Investors pounced on everything from banks like RBS to housebuilders and retailers such as Kingfisher, which owns DIY chain B&Q, after British Prime Minister Boris Johnson and his Irish counterpart, Leo Varadkar, said they had found “a pathway” to a possible Brexit deal.
The buying spree targeted some of the market’s most beaten-down stocks and those considered most vulnerable to a downturn in consumer spending if the country crashes out of the European Union without a deal.
The FTSE 250 surged 4.2%, while the Dublin bourse , often considered a barometer of Brexit sentiment, jumped 3.7% to its highest since May.
The blue-chips, however, added a modest 0.8% in comparison as a rally in sterling triggered by Ireland’s optimism of Britain leaving the European Union in an orderly fashion hit the dollar-earning constituents of the index.
The JP Morgan index that follows UK-listed companies making their money at home soared nearly 8% on its best day since the basket was created nearly three years ago.
Four of the so-called UK “big banks”, namely RBS, Lloyds, HSBC and Barclays, together added roughly 12 billion pounds to their combined market cap with rises of between 2% and 12.3%.
Housebuilders Persimmon, Barratt, Berkeley and Taylor Wimpey, whose businesses are heavily reliant on the health of the UK economy, jumped between 8.8%-12%.
After nearly three years of chaotic negotiations, signs that a divorce deal could finally be nailed down were enough to push London-listed companies with exposure to the domestic economy to a premium over the FTSE 100 for the first time since Theresa May stepped down as Prime Minister.
The explosive gains in UK stocks come despite Johnson offering little details on the terms of a divorce deal, highlighting desperation among traders to cling to any signs of a positive development.
“The chances of a deal seem to have improved… but hurdles still remain. Time to thrash out the details of the deal are tight, and then there is the question of parliamentary approval,” UBS economist Dean A. Turner said.
British lawmakers had defeated former PM May’s Brexit plans three times before she finally gave up and stepped down.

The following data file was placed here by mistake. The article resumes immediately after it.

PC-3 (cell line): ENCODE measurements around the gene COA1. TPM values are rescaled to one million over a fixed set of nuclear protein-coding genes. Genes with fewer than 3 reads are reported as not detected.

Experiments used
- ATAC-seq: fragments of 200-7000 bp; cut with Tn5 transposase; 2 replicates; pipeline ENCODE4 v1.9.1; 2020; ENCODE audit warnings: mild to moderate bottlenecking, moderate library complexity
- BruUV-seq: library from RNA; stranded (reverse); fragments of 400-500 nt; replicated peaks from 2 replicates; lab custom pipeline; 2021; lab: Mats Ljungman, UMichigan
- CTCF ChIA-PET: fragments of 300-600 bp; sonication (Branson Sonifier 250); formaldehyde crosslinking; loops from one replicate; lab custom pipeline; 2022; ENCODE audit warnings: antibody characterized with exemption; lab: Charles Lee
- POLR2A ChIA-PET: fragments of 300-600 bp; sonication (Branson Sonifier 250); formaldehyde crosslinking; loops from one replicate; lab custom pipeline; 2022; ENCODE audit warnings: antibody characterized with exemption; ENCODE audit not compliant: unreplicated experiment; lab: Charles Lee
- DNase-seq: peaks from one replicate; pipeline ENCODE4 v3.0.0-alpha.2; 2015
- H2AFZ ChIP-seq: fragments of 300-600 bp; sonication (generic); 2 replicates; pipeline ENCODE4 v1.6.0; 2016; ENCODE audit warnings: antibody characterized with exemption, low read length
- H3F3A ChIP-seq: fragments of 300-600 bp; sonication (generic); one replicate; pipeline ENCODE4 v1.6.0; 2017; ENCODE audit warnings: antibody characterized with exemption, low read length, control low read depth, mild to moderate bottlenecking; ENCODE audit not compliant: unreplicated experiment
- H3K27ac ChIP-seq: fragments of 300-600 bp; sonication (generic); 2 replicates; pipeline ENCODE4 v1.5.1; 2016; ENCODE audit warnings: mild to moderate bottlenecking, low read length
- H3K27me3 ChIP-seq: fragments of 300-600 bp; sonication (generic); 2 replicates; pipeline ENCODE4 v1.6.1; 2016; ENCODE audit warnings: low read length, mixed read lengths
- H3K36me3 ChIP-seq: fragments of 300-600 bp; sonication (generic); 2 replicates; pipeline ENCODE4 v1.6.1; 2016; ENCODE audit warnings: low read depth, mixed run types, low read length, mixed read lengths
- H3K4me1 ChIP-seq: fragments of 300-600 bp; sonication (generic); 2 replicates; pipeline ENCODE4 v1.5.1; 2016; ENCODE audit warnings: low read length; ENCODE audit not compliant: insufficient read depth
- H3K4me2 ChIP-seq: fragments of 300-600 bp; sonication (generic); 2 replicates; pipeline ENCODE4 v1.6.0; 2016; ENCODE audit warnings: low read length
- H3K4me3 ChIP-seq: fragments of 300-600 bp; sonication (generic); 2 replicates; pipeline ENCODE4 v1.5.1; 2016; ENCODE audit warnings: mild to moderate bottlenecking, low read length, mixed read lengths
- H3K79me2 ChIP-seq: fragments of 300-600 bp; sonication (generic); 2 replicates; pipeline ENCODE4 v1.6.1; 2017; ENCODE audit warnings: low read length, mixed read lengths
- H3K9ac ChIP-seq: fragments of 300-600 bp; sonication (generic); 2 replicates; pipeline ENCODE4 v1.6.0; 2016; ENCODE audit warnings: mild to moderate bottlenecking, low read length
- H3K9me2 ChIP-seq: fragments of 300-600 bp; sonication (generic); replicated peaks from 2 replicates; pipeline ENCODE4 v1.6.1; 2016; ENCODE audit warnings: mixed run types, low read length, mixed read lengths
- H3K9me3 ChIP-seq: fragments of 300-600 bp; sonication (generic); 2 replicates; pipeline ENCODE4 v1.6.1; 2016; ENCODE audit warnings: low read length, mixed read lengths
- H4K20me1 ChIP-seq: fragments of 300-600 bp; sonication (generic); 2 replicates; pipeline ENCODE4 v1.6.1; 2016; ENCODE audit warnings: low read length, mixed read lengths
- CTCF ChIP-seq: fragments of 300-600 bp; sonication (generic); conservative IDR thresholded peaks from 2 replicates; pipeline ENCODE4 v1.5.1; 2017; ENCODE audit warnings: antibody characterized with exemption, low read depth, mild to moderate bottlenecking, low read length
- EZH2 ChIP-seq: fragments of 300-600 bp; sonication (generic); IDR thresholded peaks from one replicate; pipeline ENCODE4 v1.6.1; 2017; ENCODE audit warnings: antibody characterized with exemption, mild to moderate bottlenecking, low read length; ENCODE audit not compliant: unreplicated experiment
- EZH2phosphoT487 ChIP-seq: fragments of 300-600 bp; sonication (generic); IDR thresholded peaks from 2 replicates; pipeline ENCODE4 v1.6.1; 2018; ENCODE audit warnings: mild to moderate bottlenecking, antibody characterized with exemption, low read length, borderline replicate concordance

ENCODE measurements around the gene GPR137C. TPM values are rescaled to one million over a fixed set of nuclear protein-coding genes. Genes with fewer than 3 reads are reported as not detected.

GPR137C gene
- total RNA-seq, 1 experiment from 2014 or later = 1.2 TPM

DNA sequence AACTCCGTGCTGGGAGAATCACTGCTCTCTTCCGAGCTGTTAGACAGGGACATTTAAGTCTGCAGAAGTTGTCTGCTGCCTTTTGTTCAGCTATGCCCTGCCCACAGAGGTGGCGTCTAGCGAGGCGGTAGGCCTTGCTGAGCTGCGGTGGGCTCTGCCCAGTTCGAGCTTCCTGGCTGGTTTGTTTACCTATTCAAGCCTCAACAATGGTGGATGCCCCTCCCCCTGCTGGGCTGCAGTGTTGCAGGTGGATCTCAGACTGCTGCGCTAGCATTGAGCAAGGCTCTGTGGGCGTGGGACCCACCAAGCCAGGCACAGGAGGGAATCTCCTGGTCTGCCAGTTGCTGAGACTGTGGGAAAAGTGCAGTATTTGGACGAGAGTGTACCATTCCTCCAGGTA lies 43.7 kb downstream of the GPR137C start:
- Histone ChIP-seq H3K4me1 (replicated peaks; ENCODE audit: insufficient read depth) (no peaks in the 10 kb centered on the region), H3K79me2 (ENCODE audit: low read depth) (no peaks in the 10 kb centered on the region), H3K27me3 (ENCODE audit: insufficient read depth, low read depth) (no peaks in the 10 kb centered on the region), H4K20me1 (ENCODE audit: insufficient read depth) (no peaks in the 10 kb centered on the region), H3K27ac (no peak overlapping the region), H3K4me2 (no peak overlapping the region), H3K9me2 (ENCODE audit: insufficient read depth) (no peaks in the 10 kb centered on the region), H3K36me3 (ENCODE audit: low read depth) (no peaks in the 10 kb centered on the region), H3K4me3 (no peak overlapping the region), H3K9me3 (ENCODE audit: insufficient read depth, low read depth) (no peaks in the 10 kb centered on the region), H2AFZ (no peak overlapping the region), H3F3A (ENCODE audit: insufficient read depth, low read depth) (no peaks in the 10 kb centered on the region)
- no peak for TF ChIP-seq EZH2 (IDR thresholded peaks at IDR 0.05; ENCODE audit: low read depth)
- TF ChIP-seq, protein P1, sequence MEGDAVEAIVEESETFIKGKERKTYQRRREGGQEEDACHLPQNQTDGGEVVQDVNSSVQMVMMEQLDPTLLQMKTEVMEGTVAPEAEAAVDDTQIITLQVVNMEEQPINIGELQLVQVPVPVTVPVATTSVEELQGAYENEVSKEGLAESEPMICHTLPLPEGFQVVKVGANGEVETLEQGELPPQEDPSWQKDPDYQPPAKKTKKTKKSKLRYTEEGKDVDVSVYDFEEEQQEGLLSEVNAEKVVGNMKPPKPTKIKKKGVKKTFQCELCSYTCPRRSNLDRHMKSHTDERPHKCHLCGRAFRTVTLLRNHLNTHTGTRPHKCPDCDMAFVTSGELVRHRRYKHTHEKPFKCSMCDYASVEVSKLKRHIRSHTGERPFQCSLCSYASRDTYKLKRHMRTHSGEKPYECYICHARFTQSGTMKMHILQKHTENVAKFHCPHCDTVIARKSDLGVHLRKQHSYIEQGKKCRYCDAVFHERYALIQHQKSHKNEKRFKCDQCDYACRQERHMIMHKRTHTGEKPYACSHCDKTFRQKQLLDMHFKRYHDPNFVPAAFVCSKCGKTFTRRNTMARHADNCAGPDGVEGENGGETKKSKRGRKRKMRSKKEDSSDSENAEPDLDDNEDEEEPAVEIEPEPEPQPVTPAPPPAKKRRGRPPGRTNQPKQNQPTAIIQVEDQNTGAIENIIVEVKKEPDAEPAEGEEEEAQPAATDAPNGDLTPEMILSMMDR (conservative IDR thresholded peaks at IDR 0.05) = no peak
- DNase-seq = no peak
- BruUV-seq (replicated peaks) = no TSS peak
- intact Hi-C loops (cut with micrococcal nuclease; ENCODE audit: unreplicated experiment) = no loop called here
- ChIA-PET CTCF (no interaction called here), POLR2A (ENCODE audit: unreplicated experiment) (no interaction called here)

The broader sentiment was also upbeat after U.S. President Donald Trump stirred hopes of a trade agreement with China, calling the first day of talks “very good”.
“We’re enjoying a much more uplifting end to the week as traders see cause for optimism in the two painful negotiations that have gripped markets in recent years,” Oanda analyst Craig Erlam said.
The FTSE had confirmed a “Death Cross” pattern in the previous session as its 50-day moving average (DMA) crossed below the 200 DMA, a technical pattern usually seen as a warning that more losses are likely in the near term.
A notable blemish on the main index was a 4% drop in ad firm WPP after French rival Publicis cut its sales view for the second time.
Luxury brand Burberry, which advanced in the previous session on a positive read-across from LVMH, slipped 2.1% after German rival Hugo Boss cut its annual forecast.
AIM-listed Dart Group surged 17% after the owner of British airline and tour operator Jet2 raised its annual profit view and said it had seen stronger demand for some products since Thomas Cook collapsed.
Friday’s recovery helped the FTSE 100 notch its best weekly performance since late August, after it suffered its steepest weekly fall earlier this month due to escalating U.S.-China trade tensions and recession fears.
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